Thursday, 26 November 2009

Five ways the internet has transformed our personal finances

Five ways the internet has transformed our personal finances
As The Telegraph marks 15 years of its online presence, we look at how the internet has transformed the way we deal with money matters.

By Richard Evans
Published: 3:40PM GMT 25 Nov 2009

1. Internet banking
Millions of people now take for granted that they can pay bills and transfer money at any time of day and without having to worry about queues – whether in branches or on telephone lines. These days, you never even have to speak to a human being when it comes to personal banking. You can also use the internet to find the best deals on savings accounts and then set up and run accounts online. Sixty per cent of people with instant-access accounts have registered for online banking, according to the British Bankers' Association.

Many people also research the mortgage market online, and some even apply for home loans over the internet.

2. Price-comparison websites
If you want to find the best interest rates for your savings or the best price for your home insurance, you can save time by using a price-comparison website. These provide up-to-date lists of the top accounts, as well as data on the best deals on credit cards and other financial products.

In the old days, we had to phone around brokers or insurers to compare prices for car or home insurance, giving out the same long-winded information every time. Most of us would have given up after a handful of calls.

Comparison sites do all the work, showing the cheapest providers, policy details and links to application forms.

Other sites, such as Kelkoo and Pricerunner, find the lowest prices for goods such as cameras, fridges and PCs.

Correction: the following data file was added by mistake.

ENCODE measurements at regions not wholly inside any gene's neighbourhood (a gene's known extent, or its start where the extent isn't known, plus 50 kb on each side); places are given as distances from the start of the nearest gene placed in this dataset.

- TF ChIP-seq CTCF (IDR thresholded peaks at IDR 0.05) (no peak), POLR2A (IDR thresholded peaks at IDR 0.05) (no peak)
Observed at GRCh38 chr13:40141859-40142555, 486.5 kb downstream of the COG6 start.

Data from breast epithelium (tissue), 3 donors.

Comparison sites are also much in demand for finding the best deals on energy, although recent research by The Daily Telegraph found that energy-comparison sites did not always agree about which supplier offered the best deal.

Consumers are becoming more savvy about these discrepancies. While a recent survey by Mintel, the analyst, found that six out of 10 people had used a price-comparison site, the consumer group Which? found that consumers lacked trust in them, with one in four finding better value financial products elsewhere.

3. Voucher codes
The recession has sharpened shoppers' appetite for a bargain – and many cost-conscious consumers have turned to the internet to track down special offers. If you want to save money at Tesco you can just type "Tesco voucher codes" into a search engine and find dozens of sites offering the discount codes – short combinations of numbers and letters that you enter into the online checkout. Hundreds of retailers operate these schemes; some also allow you to print off vouchers from the website to claim discounts in shops and restaurants.

According to research from, more than 2.2 million discount vouchers are redeemed every day, while an internet traffic analyst found that the number of web searches in Britain for discount vouchers had increased by 48 per cent over the past year.

4. Dealing and investing
Ten years ago, small investors who wanted to trade shares had to phone a broker. Now they can buy and sell online. Nine out of 10 share deals are made online, according to Barclays Stockbrokers.

Access to information online has helped level the playing field between small shareholders and professional investors with the resources of large banks behind them. "The role of the internet is key, giving the individual at home with a laptop access to the kind of tools, research and up-to-the-minute data previously the preserve of City traders," said Des Byrne, head of Barclays Stockbrokers. "The internet brought financial democracy to newly empowered investors."

People can buy investment funds, such as unit trusts from "fund supermarkets" – online shops that usually offer discounts on charges. These funds are often held in tax-free wrappers, such as individual savings accounts or personal pensions.

5. Buying and selling
Auction websites, such as eBay, have made it far easier to buy and sell second-hand goods, which in the pre-internet age would have meant a trip to the car boot sale. The average British home is estimated to have at least £450 worth of saleable items, typically clothes, CDs, DVDs, books and toys. Online auctions offer a quick way to turn them into cash. About one billion items have been sold on in the past 10 years, and 17 million people use the site each month.

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